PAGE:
Science Writing Careers: Science Journalism

Organizations for Science Writers
Information and Advice
Fellowships and Awards
Degree Programs

Organizations for Science Writers
Many countries and regions have science writer associations, most of which require some sort of credentials to join. Some of the sites have useful information for those interested in becoming a science writer.

National Association of Science Writers. The U.S. organization for science writers. Lots of information here--one interesting section to check out is the listing of NASW members' web sites. Visiting these personal sites provides a look at the diverse background of science writers, what they do, and where they get published. For scientists contemplating a career change to writing, take a look at this fascinating and contentious archived on-line discussion of a polite query for advice from a wannabe scientist writer.

International Science Writers' Association. The ISWA has a front page at the science press releases site sponsored by AAAS, EurekaAlert. "ISWA is of particular value to individuals who do not have a national association of science writers in their home countries. ISWA hopes to serve as a means for science communicators everywhere to share in the mutual benefits of a professional organization and as a bridge between scientists and communicators on an international scale."

Association of British Science Writers. "The ASBW seeks to improve the standard of science writing in Britain by putting members in touch with each other and with sources and markets for their work; by providing chances to meet leading scientists and policy makers in an informal setting, and by organising visits."

European Union of Science Journalists' Associations. There may be some useful links on the EUSJA "Resources for Science Writers" page, including the quarterly newsletter, which may have articles of interest.

Association of Health Care Journalists.

Society of Environmental Journalists.

Information and Advice
Changing course. Jim Kling, ex-chemist and current science writer, tells the story of his career transition. My favorite "advice" link, Kling's piece is packed with practical tips for how to get started in science writing. (Note: this article is found at the HMS Beagle web site, which requires a password to get in. But, registration is free, and this article is well-worth the extra minute of your time.)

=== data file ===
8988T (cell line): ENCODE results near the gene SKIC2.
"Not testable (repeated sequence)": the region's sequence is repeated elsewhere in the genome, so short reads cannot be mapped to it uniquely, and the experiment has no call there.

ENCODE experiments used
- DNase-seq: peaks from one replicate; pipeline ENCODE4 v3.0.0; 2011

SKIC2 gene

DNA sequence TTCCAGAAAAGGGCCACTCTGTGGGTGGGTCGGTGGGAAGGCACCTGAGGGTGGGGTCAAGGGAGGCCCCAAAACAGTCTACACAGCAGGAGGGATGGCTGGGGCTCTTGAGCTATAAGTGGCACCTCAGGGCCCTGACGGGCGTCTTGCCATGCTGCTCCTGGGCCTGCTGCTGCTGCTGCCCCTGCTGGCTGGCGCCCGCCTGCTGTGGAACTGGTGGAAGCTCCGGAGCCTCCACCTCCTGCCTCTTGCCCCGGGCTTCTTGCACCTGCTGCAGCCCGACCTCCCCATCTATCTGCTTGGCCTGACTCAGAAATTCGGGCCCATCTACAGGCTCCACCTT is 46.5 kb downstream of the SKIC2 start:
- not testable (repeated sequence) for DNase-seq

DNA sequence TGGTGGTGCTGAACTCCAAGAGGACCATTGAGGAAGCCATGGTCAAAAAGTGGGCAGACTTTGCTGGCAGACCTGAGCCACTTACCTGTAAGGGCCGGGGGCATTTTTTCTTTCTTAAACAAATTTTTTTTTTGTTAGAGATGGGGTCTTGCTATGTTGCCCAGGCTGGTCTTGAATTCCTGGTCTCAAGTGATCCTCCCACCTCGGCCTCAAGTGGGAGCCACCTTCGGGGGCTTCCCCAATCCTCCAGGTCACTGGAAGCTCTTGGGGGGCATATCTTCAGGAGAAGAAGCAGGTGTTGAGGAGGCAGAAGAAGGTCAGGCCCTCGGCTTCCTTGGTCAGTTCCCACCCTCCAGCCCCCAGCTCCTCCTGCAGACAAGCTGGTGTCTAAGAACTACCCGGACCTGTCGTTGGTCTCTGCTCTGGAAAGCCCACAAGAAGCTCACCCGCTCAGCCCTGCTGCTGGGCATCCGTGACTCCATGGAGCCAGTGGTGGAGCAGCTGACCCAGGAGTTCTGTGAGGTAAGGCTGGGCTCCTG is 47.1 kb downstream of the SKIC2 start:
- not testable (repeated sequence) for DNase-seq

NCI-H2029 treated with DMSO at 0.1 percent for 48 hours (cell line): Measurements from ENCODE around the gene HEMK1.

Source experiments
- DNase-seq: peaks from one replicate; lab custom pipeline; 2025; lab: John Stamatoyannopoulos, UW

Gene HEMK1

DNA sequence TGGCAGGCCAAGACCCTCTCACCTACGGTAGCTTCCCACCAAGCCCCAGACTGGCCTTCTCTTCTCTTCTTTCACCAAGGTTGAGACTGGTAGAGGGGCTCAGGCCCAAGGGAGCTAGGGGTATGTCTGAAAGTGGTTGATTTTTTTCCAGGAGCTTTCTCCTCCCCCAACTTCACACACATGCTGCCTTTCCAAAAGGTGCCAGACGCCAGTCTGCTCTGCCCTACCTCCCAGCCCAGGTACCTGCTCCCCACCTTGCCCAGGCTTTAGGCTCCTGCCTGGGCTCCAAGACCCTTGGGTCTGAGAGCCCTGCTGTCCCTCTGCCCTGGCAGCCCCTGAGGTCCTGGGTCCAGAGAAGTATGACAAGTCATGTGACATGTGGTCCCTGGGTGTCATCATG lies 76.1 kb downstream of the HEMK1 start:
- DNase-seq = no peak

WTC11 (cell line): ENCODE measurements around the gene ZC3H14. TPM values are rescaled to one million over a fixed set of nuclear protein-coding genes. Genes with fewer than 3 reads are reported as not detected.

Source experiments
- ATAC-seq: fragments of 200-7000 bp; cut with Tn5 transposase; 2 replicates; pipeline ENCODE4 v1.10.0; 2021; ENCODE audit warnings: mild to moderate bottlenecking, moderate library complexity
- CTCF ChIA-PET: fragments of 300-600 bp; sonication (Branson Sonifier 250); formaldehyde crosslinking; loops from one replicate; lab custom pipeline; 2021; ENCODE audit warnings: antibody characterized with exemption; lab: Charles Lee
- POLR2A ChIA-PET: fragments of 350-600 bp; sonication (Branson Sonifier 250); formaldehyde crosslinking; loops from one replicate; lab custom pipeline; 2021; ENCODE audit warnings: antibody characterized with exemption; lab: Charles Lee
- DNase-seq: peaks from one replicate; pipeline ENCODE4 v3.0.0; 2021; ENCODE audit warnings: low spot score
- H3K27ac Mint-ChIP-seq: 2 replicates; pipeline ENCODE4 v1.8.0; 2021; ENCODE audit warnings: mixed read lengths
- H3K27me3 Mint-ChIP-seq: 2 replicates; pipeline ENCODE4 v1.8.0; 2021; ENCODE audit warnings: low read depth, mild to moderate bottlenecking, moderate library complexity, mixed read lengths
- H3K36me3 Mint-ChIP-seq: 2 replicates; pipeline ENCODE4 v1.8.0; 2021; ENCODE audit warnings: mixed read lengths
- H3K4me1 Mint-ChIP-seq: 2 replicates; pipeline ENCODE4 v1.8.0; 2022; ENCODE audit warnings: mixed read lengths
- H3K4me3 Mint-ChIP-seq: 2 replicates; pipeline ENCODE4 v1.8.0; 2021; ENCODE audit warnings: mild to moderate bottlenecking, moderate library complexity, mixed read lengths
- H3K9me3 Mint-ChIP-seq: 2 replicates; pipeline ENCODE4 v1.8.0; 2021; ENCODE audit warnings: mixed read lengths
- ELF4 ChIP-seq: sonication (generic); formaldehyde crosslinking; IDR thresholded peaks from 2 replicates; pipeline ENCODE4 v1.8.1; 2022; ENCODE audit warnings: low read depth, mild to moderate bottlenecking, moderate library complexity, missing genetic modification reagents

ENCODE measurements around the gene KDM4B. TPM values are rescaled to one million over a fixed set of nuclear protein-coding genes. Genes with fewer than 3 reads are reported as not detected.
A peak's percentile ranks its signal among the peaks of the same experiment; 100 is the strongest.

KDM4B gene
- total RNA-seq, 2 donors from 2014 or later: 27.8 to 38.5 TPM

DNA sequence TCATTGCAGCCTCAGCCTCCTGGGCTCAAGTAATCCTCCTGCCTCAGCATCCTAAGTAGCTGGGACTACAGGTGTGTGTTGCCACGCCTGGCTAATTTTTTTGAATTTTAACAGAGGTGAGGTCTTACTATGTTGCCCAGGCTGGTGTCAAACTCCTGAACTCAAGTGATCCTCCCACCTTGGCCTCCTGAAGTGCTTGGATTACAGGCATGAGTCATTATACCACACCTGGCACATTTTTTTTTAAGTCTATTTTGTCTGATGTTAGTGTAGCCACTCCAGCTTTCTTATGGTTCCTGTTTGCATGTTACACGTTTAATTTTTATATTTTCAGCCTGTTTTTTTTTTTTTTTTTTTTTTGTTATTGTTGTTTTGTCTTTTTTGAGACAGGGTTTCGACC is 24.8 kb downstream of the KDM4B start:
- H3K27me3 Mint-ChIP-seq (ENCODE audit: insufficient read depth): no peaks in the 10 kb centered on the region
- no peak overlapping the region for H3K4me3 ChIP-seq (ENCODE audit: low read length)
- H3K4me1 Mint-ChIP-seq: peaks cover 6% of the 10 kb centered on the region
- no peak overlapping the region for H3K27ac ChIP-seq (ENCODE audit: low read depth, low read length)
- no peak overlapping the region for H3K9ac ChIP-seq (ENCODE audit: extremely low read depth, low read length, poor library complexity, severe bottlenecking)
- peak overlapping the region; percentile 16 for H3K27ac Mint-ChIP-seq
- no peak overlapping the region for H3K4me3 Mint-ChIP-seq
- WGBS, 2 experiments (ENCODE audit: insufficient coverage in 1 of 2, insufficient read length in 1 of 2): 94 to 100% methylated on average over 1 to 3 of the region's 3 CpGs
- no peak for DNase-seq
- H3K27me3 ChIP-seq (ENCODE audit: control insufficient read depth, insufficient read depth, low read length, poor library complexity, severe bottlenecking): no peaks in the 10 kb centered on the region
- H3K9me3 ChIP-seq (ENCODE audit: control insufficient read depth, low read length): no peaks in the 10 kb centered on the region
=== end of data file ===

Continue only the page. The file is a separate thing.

A Field Guide for Science Writers. The table of contents and a chapter on using the internet for science reporting are excerpted from the NASW's excellent book.

So you want to be a Science Writer. This online copy of the ASBW's brochure provides useful information on how to get started as a science writer, formal training, freelancing, and fellowships.

Tracking the Elusive Internship: Frustrated in Philly. Entertaining tale of a beginning science writer's (unsuccessful) quest to snag a covetted science writing internship. This story is located at the HMS Beagle web site, which is free but requires a password to get in.

How Does an Electronics Engineer get to be a Science Journalist? Personal essay.

Dr. Reporter? Essay about the growing number of Ph.D. scientists seeking to become science writers and the reasons behind this trend. (Story is located at the HMS Beagle web site.)

Scientists Can Help Keep The Media's Take On Research Closer To Reality. Science writer and ex-geneticist Ricki Lewis gives her perspective on the challenges of communicating science to the public. Article located at The Scientist web site; may require free registration to access.

Science writing offers a model for critical thinking. Essay from the Society of Environmental Journalists. You must download the Spring 1996 issue of SEJournal to access this article.

Science Journalism Center. Located at the University of Missouri, the SJC "serves as national resource for journalists covering science and biomedical stories." Unfortunately, many of the center's resources are not yet on-line, but watch in the future for web access to Sci-Find, their resource library of science stories from leading newspapers. The SJC also publishes Inquiry, a newsletter for science journalists, which is also not on-line when I first checked (8/98) and is still not on-line (9/00).

Interview with Denise Casey, Science Writer and Editor at the Human Genome Management Information System.

Fellowships and Awards